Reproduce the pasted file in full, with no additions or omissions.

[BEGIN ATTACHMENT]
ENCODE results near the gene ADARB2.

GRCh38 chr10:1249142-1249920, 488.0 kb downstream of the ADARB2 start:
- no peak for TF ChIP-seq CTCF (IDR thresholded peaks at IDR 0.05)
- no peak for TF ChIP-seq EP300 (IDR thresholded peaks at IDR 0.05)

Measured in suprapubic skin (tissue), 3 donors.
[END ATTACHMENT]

ENCODE results near the gene ADARB2.

GRCh38 chr10:1249142-1249920, 488.0 kb downstream of the ADARB2 start:
- no peak for TF ChIP-seq CTCF (IDR thresholded peaks at IDR 0.05)
- no peak for TF ChIP-seq EP300 (IDR thresholded peaks at IDR 0.05)

Measured in suprapubic skin (tissue), 3 donors.